As mentioned earlier, the lead characters in Terminator do not resemble their theatrical counterparts. So don't expect to be playing as Arnie or any of the other familiar faces from the movies. The human character designs used for the game so far are adequate, but the robots really steal the show. In choosing to do a prequel, Paradigm was charged with the task of creating all the robots and environments for the game from scratch. The resulting postapocalyptic world is convincing thanks to its dark shadows, destroyed military outposts, and abandoned cars, but it's the primitive look of the bots that place the game in time. Weapons emit real-time lighting that follow your shots as they jettison down a hallway, but the lighting in the PlayStation 2 version of Terminator is rather subdued most of the time. Dawn of Fate features a host of scripted events to create the illusion of a living, breathing world that takes place independent of your character. You'll come up on soldiers performing CPR on their allies or organizing themselves into squadrons.

When things get hectic, there will be up to seven enemies onscreen at once, yet the frame rate predominantly holds steady. When your character is fighting in adrenaline mode, there's a nice motion-blurring effect that is used, but there's just one variety of explosion for enemies included in the game so far. The animation also looks a bit rough around the edges at present. Some of the baton attacks look particularly awkward, and the enemies are relegated to just a few animation routines so far. The graphics engine for Dawn of Fate was created with the PlayStation 2 as the lead platform, and it shows. While it's not quite as visually impressive as the Xbox version, it's very close. There are nice touches, like the reflection of light off a pool of water sprawling across the ceiling, and weapons that light up dark hallways give the game a nice ambiance. The texture variety and clarity is particularly impressive for a PlayStation 2 game.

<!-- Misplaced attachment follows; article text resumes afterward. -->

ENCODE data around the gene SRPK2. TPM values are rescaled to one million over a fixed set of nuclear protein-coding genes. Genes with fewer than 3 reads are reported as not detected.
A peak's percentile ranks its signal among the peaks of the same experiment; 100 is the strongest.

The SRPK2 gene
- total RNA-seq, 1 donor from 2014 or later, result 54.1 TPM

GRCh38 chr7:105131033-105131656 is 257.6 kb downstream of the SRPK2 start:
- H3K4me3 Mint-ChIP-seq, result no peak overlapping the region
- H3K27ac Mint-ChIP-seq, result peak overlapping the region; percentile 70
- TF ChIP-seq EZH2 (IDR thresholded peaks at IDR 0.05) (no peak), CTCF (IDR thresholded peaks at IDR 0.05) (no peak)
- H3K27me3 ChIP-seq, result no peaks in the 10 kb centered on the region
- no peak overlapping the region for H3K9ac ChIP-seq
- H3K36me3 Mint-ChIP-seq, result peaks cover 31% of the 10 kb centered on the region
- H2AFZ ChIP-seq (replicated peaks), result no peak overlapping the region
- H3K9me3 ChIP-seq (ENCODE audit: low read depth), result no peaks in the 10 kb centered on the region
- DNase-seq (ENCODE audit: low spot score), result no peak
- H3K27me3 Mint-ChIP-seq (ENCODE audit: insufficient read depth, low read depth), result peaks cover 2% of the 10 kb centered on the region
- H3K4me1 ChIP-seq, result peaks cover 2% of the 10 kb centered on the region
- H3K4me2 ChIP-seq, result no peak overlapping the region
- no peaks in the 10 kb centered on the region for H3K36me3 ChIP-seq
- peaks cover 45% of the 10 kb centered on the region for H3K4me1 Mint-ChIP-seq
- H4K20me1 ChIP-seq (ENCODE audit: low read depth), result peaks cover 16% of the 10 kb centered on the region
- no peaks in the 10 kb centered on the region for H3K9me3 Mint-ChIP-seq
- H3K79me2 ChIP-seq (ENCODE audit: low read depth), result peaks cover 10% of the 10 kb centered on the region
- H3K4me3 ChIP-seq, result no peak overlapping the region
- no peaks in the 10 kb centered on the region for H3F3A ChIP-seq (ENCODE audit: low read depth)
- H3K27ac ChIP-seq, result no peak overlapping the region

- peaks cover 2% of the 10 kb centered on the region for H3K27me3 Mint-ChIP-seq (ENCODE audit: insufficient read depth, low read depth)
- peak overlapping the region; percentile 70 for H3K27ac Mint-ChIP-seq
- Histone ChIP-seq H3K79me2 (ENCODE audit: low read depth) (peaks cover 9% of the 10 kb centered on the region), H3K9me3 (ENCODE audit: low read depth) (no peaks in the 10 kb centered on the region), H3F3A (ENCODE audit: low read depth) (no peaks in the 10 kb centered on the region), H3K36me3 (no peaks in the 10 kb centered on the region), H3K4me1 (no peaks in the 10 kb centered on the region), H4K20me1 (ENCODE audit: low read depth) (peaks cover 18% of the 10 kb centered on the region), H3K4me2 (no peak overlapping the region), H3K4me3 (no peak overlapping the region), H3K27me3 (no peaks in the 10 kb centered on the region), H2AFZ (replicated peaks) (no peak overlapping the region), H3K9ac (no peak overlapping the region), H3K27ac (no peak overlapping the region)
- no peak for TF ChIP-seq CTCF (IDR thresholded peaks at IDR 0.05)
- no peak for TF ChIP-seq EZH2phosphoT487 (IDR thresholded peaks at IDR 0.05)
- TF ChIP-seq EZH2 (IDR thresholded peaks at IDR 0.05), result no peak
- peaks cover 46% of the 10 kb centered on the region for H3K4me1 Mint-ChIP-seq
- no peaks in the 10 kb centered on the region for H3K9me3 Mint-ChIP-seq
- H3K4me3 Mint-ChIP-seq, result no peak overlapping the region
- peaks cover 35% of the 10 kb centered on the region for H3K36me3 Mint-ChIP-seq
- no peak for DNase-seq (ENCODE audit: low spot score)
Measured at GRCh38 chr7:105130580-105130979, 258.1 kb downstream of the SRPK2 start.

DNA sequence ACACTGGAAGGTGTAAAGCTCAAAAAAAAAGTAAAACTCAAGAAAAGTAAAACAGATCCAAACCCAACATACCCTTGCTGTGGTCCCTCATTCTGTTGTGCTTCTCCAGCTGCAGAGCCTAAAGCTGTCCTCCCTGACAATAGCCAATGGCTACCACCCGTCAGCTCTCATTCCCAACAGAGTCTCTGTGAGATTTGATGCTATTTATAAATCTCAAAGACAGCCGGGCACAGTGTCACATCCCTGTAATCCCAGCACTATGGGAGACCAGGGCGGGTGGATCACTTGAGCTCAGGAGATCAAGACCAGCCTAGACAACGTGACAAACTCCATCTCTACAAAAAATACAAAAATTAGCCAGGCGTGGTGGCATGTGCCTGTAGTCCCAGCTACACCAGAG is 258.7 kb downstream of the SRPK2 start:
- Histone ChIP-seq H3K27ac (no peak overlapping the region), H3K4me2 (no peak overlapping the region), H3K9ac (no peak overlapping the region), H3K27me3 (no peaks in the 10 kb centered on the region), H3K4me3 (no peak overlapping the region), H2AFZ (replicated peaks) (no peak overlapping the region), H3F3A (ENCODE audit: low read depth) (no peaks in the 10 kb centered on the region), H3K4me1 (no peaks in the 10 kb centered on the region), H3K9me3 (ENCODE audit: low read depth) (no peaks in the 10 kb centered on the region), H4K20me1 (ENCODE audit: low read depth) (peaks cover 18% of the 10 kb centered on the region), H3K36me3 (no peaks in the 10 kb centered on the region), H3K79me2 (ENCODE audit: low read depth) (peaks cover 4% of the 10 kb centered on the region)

The environments in the game go a long way toward setting the tone.
The environments in the game go a long way toward setting the tone.

The music for the game has still yet to be finalized, but what's included so far is essentially '80s hair rock with wailing guitars and crunchy bar chord riffs. A military theme plays occasionally, complete with rolling snare drums. According to the developer, there will be three primary themes used throughout the game when the sound is finished. Even in the early build we received, the music changed on the fly, building in intensity when you entered combat and gradually diminishing as the enemies were disposed of. The voice acting at this point is predominantly placeholder until Paradigm decides on the talent to use. The scriptwriting seems solid so far, albeit a bit wordy. Also, don't expect to hear phrases like the famous "I'll be back," since Infogrames' license does not allow for it.

Because of its use of dramatic camera angles and analog controls, Paradigm is going to have its hands full when it comes time to squash the camera bugs. Just a few of the game's 11 levels were playable in the version we received, and even they have several instances in which the camera and controls fail to cooperate with each other. Terminator's graphics engine is strong, with plenty of effects going on and polygons being pushed, and the art design is consistent with what you'd expect from game bearing such a license. Terminator: Dawn of Fate is currently scheduled for release this summer, but the version we were shown seems fairly early, so take that release date with a grain of salt. Look for an update on Terminator from E3 next month.

$149.99 on Amazon
Buy
$1.00 on Walmart
Buy

GameSpot may get a commission from retail offers.

Got a news tip or want to contact us directly? Email news@gamespot.com

Join the conversation
There are 1 comments about this story